Under the terms of the settlement, Volkswagen has agreed to spend $10.033 billion on the buybacks as owner compensation, as well as $4.7 billion on programs that offset emissions, increase zero-emission vehicle infrastructure, and boost ride-sharing, according to documents filed in federal court. U.S. District Judge Charles Breyer approved terms of the settlement on Oct. 25.
"Final approval of the 2.0L TDI settlement is an important milestone in our journey to making things right in the U.S., and we appreciate the efforts of all parties involved in this process," said Hinrich Woebcken, president and CEO of Volkswagen Group of America, Inc. "Volkswagen is committed to ensuring that the program is now carried out as seamlessly as possible for our affected customers and has devoted significant resources and personnel to making their experience a positive one."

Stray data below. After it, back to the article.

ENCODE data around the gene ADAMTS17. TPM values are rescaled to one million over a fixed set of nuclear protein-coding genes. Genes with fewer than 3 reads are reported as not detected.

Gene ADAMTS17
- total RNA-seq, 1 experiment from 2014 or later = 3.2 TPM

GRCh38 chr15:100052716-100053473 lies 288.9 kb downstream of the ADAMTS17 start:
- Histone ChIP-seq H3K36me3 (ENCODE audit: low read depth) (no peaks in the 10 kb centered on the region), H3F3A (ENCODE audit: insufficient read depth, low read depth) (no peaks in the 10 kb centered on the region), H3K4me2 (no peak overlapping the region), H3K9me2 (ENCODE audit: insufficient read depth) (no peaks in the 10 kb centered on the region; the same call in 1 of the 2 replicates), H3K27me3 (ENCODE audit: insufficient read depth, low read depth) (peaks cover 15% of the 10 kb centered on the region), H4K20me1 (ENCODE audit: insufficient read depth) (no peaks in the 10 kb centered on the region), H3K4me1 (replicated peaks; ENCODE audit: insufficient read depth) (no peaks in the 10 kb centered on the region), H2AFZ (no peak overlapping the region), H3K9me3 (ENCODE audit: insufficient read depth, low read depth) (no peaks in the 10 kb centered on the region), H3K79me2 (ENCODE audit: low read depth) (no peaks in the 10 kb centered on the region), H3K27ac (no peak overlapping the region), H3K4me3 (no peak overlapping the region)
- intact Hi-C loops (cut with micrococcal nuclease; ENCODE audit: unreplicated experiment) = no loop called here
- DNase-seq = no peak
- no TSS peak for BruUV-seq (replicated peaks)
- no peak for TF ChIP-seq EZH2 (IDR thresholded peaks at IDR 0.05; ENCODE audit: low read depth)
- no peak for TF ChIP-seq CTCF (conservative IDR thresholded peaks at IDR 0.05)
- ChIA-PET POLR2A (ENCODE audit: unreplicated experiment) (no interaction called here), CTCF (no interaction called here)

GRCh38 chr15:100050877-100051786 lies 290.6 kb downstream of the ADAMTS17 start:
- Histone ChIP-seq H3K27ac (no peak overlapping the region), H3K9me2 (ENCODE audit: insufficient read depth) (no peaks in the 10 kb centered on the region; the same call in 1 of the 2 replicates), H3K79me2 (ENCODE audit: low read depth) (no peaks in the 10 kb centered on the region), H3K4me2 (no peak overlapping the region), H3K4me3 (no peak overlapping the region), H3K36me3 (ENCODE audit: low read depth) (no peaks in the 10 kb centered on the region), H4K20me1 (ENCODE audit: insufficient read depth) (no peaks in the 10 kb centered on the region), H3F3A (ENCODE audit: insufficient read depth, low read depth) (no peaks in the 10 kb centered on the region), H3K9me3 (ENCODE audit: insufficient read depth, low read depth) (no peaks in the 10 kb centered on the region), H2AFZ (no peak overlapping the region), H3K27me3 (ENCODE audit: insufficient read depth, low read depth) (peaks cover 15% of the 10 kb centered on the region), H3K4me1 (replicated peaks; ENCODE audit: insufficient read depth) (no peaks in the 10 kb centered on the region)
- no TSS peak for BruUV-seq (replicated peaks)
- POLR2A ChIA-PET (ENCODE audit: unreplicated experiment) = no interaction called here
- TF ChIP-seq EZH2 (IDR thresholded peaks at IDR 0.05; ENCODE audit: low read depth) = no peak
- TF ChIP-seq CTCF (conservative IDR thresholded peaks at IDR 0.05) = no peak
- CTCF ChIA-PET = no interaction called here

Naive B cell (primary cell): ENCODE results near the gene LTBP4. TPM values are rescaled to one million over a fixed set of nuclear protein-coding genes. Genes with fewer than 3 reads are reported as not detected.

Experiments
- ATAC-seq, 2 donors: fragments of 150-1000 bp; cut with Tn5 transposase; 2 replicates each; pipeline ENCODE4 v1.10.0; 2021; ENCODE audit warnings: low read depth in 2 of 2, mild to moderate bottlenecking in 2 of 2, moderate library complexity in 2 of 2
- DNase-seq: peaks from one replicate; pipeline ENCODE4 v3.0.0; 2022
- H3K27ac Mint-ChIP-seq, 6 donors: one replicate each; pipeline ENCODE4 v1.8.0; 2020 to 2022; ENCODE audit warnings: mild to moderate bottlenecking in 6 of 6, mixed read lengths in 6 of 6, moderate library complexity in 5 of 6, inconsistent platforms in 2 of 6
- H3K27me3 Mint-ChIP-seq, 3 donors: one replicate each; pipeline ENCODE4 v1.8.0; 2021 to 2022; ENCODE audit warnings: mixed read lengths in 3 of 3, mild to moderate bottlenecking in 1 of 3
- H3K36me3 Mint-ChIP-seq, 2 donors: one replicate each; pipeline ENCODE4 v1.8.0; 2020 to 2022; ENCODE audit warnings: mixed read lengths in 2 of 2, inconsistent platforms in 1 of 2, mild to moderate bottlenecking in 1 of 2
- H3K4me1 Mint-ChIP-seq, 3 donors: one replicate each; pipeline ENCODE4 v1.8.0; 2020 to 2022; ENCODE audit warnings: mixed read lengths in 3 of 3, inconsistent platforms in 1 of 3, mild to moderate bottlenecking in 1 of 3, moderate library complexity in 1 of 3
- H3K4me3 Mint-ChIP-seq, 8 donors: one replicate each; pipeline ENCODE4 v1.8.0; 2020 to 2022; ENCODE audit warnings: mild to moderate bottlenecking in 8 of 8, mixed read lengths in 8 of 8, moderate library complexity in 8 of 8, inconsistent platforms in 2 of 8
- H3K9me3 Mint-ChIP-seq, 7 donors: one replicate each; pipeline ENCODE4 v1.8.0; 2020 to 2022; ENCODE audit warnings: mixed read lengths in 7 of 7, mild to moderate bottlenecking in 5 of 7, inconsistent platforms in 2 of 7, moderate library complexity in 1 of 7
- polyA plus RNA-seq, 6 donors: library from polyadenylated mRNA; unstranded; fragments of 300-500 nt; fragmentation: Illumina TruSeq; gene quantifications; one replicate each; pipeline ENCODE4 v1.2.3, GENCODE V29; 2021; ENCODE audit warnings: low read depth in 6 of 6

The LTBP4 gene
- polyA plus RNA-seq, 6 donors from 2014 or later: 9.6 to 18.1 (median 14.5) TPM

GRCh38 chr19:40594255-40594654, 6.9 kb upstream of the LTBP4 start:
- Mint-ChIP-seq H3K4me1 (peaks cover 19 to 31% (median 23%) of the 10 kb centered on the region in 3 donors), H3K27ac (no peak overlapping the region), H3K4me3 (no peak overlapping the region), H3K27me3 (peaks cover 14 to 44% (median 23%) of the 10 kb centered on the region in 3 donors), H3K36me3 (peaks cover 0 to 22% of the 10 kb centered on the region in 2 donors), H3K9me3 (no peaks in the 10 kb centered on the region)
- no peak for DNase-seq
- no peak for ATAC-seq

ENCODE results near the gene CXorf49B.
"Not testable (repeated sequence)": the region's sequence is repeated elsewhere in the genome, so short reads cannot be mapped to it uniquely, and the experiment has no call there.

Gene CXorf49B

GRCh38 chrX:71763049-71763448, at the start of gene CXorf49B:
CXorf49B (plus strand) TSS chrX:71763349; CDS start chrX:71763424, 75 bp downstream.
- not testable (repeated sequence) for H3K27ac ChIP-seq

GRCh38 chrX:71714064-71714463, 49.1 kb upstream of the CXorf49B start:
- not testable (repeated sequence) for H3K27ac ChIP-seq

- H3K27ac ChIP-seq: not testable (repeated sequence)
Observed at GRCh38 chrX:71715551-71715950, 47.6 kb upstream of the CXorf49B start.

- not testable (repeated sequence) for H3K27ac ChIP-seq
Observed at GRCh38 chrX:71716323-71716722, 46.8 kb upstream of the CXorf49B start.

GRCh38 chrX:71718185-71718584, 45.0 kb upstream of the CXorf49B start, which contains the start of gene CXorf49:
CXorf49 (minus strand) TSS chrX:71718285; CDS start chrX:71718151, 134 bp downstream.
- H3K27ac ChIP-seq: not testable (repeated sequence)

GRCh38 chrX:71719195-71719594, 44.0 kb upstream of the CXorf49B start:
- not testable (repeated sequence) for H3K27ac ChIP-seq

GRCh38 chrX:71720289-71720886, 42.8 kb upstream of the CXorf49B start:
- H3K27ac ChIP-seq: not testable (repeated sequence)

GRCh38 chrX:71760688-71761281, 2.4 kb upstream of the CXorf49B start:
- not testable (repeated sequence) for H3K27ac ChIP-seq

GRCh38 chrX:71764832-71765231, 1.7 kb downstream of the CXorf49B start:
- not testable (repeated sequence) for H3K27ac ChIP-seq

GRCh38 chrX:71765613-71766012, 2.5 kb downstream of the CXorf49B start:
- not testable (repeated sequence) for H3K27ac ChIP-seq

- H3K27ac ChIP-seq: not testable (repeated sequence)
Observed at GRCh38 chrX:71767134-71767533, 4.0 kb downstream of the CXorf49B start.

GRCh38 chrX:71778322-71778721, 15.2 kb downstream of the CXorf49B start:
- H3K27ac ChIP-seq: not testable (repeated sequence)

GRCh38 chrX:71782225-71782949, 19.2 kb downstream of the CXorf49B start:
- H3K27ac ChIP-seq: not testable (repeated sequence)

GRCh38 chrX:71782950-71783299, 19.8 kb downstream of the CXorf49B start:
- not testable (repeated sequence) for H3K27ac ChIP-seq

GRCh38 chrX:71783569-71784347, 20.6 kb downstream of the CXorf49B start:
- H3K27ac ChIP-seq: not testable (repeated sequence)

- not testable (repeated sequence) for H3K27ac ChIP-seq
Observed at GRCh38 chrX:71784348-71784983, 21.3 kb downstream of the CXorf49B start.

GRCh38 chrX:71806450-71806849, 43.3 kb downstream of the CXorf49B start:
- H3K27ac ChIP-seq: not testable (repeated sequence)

The settlement covers about 475,000 Volkswagen AG vehicles sold in the United States with a 2.0L four-cylinder TDI, including 460,000 VW vehicles and 15,000 Audi vehicles. The vehicles were equipped with "defeat device" software that undermined emissions testing.
Volkswagen may be able to repair affected vehicles, but it would still need to gain approval from regulators on the fix.
The company has also agreed to compensate 652 U.S. dealers to the tune of $1.21 billion and $603 million to settle state consumer protection claims in 44 states.
Observers said the settlement will help the embattled company move forward.
“This is a massive step forward in Volkswagen’s efforts to put its diesel emissions issue to bed," said Karl Brauer, senior analyst for Kelley Blue Book. "The combination of customer repair/buyback options, plus the additional monetary compensation these owners will receive, should cover any losses TDI owners would have suffered from the cars’ drop in market value."
Volkswagen must still reach a settlement for about 85,000 vehicles powered by a 3.0L six-cylinder.
To read the full consent decree click here. To read the FTC order, click here